Famous skull bones from the Stone Age are thousands of years younger than previously thought.
Their owner was therefore not one of the earliest arrivals from Africa into Europe - and the rebuilt new museum in Berlin has their exhibition.
So far, the so-called grave of Combe Capelle was considered one of the oldest evidence of modern humans in Europe.
The skul should be about 30,000 years old, according to Otto Hauser, as evidenced to the Swiss researchers by the Paleolithic layers of the soil at the site. This means that the hunter-gatherers from the Perigord still roamed with Neandertals through the area - and would be a representative of the Cro-Magnon man, the early arrivals of the modern human species in cold Europe.
A new dating has now demystified the Stone Age bone.
"We must now remove the find from the canon of the earliest anatomically modern humans in Europe," says researcher Terberger. For Combe Capelle lived probably only about 9500 years ago. The scientists have found out at the Leibnitz-Laboratory for Radiometric Dating and Isotope Research in collaboration with colleagues at other institutions.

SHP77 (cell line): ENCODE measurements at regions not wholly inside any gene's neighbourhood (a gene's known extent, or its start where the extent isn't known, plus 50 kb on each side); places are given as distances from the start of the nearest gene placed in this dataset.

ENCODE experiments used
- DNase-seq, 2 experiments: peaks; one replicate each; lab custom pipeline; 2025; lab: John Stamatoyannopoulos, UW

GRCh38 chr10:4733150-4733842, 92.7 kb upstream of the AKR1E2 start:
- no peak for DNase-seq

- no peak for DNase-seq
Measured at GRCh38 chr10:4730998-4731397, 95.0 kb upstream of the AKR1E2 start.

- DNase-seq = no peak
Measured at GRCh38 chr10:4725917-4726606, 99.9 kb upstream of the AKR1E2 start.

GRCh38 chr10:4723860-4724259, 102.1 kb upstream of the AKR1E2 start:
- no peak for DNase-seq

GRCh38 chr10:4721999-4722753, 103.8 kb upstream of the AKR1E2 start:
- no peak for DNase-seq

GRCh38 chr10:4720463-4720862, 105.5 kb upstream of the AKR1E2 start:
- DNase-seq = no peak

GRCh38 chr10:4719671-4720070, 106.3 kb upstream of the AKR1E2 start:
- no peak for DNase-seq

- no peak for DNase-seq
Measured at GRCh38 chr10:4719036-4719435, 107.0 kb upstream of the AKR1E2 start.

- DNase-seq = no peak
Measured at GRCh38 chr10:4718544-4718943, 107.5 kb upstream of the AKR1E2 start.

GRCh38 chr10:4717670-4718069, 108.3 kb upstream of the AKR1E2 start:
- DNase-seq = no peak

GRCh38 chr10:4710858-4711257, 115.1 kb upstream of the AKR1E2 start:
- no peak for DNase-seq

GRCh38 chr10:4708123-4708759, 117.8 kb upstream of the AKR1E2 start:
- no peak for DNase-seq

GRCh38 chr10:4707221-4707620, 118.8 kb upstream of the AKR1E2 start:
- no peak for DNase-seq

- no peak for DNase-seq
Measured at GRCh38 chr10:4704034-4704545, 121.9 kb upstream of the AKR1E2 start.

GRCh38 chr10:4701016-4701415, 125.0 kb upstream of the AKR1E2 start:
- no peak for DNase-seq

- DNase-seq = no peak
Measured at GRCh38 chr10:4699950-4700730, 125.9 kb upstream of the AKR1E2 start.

The "Journal of Human Evolution," will publish the results of the radiocarbon dating results in one of its coming issues. Thus loses the French rock-grave his prominent role in the Upper paleolithic. It did not contain those quasi-newcomers from africa that many had long thought. And other tombs from this period are not known.